Of course, print is a whole different matter, so I won't go there. But there are a lot of smaller publishers out there that can get your name out there for minimal cash.

Since I was published in Suspense Magazine, I was considering using them to publish my first real book. They charge between $1000-$2000 I believe, and then take 20% after Amazon takes their 30%, but they will get your name out to the people who, in this case, read suspense and horror.

P.I. Barrington said...

First of all, thanks for the comments everyone! I appreciate it so much!!Actually I was addressing the Twitter posts of agents and editors on the most obvious submission mistakes that authors STILL make even when editors/agents give them the the basic do's and don't's. I am continually amazed that authors still do these things with the wealth of information out there on how to do EVERYTHING from query letters to contracts.
Also Bradley, you do not need a negotiator unless you are signed with a massive publisher. Most smaller presses use standard contracts.
As for going directly to a publisher, that's what I and a lot of authors do and have done. It's relatively painless and they are very open to new authors. You probably need to get a few more shorts published just for the experience and resume'. That is exactly what I did although my publisherd was not as concerned with my background. She is also a royalty paying epubber.
You do do most of the promo stuff just because the smaller, ebook pubs don't have the money to do so. I am currently entertaining the idea of self publishing for the exact reasons you give. I wouldn't count out a smaller press nor self publishing. Both have worked for authors.
And Melissa thanks for your comments as well!

Bradley Convissar said...

So let me ask you a question... what are the advantages to signing with a small publisher? Do they provide an editor? Cover design? Marketing? What are you getting in exchange for giving up a certain percentage of royalty? Obviously, large publishing houses take your book, edit it, format it for whatever their needs are, have a cover designed, publish it, and maybe do some marketing. What does a small publisher do for you?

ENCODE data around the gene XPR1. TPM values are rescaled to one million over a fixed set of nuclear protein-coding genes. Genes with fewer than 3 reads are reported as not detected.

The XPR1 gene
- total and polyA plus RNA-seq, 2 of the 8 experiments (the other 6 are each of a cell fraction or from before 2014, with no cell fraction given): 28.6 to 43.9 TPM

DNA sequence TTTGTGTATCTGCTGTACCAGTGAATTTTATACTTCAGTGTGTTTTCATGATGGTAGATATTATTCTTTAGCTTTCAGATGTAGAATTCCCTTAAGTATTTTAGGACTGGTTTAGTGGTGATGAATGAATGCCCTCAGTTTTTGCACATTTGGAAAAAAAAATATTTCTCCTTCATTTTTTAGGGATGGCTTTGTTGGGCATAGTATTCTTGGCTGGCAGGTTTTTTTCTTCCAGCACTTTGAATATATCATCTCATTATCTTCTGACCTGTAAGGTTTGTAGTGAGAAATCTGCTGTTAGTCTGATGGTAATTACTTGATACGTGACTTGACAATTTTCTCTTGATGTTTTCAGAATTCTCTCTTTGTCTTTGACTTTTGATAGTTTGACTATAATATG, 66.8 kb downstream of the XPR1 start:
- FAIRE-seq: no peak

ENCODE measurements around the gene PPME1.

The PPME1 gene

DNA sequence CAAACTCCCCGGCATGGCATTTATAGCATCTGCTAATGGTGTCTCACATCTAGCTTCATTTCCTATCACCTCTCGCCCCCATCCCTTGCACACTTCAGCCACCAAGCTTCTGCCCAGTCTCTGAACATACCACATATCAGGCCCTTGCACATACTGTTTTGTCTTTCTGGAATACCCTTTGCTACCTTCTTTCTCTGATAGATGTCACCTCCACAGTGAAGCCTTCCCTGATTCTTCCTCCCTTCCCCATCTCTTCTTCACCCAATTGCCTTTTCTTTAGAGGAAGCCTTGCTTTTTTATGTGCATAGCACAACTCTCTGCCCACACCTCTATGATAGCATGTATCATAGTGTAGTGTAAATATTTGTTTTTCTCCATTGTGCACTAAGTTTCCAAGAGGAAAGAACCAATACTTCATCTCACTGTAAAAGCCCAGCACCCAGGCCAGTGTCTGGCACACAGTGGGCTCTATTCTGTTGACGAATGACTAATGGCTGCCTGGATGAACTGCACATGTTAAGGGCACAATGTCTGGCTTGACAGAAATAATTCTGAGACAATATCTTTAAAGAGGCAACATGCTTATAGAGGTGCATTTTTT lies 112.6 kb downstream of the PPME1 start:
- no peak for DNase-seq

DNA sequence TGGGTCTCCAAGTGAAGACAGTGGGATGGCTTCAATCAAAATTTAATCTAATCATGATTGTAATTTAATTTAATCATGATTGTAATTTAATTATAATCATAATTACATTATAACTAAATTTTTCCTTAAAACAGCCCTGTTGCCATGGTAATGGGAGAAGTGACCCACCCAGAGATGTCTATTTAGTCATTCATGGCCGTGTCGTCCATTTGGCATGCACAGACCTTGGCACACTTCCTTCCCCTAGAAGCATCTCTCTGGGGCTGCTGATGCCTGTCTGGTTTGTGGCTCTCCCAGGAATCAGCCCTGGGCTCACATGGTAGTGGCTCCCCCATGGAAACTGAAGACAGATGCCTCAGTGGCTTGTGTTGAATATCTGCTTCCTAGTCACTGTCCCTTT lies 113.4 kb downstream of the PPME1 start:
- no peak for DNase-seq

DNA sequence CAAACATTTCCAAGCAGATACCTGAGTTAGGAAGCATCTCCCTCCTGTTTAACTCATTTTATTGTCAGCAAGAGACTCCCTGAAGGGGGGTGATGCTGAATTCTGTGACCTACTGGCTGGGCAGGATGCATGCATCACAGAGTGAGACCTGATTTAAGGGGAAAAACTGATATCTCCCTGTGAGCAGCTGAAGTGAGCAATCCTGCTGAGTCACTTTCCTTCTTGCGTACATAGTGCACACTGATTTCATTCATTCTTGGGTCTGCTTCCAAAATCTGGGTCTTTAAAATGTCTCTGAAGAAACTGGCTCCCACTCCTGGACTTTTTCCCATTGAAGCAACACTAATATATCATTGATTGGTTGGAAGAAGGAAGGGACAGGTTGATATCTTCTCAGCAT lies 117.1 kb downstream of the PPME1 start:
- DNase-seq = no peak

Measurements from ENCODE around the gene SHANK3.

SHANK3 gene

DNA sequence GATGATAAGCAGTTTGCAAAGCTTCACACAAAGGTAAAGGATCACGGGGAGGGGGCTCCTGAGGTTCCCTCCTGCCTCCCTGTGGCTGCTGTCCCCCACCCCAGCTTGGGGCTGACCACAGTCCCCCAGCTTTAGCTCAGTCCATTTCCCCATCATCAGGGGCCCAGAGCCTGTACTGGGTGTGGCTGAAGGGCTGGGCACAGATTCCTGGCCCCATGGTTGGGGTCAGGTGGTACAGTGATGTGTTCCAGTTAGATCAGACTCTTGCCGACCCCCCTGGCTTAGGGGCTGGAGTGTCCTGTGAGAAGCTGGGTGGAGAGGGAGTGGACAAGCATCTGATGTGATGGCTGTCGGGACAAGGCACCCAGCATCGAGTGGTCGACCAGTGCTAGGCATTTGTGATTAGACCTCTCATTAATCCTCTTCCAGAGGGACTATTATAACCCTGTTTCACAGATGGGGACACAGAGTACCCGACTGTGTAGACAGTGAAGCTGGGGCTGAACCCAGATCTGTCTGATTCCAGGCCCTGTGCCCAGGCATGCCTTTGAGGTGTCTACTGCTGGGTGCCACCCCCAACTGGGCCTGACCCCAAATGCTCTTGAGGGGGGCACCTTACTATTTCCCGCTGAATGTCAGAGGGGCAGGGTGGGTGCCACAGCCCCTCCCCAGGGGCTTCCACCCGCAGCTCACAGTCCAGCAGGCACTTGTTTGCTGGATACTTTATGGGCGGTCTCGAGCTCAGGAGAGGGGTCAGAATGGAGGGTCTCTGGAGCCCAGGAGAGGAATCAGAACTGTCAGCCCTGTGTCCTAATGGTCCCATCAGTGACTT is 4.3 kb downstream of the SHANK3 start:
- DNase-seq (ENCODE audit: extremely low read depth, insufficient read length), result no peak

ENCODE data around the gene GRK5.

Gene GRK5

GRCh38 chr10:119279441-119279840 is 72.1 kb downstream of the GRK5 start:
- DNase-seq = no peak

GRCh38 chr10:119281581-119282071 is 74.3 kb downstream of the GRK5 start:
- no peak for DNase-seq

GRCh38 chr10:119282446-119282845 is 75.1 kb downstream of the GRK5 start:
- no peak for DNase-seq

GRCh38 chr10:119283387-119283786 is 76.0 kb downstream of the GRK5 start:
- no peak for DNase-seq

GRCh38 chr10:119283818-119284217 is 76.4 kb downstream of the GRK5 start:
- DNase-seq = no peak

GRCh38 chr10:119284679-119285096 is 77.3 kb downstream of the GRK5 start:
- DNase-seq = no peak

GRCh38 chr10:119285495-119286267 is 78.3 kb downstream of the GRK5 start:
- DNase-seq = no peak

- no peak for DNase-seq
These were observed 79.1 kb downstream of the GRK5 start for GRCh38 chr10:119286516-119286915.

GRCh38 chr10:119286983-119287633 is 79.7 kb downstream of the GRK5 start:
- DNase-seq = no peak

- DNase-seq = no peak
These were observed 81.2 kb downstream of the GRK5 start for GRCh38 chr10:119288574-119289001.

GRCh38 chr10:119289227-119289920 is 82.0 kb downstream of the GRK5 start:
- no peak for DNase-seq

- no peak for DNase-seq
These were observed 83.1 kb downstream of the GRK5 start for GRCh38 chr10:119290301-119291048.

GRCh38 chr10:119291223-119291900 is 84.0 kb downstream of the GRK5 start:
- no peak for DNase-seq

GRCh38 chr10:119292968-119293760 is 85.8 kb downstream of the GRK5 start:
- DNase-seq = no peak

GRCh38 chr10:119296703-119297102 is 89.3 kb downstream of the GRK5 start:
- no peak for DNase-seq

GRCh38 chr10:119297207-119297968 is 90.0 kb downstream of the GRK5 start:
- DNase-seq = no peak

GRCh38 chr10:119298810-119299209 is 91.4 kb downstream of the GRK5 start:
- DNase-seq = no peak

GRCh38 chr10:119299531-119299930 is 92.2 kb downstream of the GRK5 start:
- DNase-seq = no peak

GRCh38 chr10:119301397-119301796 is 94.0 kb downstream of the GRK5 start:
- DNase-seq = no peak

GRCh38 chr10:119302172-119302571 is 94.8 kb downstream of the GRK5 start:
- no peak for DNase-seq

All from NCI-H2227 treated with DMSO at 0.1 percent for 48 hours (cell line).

Natasha Larry said...

I can't speak for all of them, put my publisher provides an editor, cover art, formatting, sends out review copies, and helps with marketing. They also meet with book sellers, on a much smaller scale, obviously because they don't have the corporate backing of the big guns.

P.I. Barrington said...

My publisher like Natasha's is a royalty paying epub house and provides Editor (usually Editor In Chief with a staff of under editors now since it's grown fast!), cover artist (partner in company) and sends out to like four review sites. We are expected to do almost all our own marketing and publicity which can be exhausting at times, worth it in investing in your work (over 1/2 online promotion is FREE)as well as a major confidence booster when you get a glowing review! The royalities are based on how many books you sell, which can be miniscule at times.
A small publisher does many things for you: they teach you how to go through edits and revisions that you need to understand and experience if you go to a major later; you learn how a cover is created for your book and how to communicate w/the artist via "Cover Art Input Sheet" (I just did a blog on this last week?) and that sounds easy, it is really not; most importantly, they give you credence. An agent is more likely to look seriously at your work/submission if you have an history of publication as will a major pub house. Do not expect a million dollars overnight. You are building a brand and that takes time and mucho effort just like anything else. Basically, you're cutting your teeth with smaller publishers in terms of learning what you need to know about publishing to be able to approach the majors either agent or editor. While it is more difficult to have an ebook as opposed to a print book which is a physical object & is easier to use, I in no way regret going with a small publisher.

P.I. Barrington said...

Oh and DUH everyone, my latest short story (like Bradley!)is in the April Issue of Suspense Magazine!! It's entitled The Cougar's Tale and it's the first story in the mag on page 3! See Bradley, this is lesson one of doing your own PR--announce announce announce! LOL!

Bradley Convissar said...

Now let me ask you one more question... do you feel that if you published independently, paid for editing and artwork yourself, and were able to price your books for less, like around $3, the lower price would eventually bring in more readers? You may have to to pay more out of pocket for the services a publisher would provide, and each book may bring you $2 instead of $4 (less than that I guess, though I don't know how much the publisher takes after Amazon and other distributor take their cut), but would a cheaper price give you more exposure to more readers who may be wary about paying more than $3? Just curious about your opinion

Natasha Larry said...

My publisher prices e-books at 2.99, I think (while I can't be certain) for this very reason.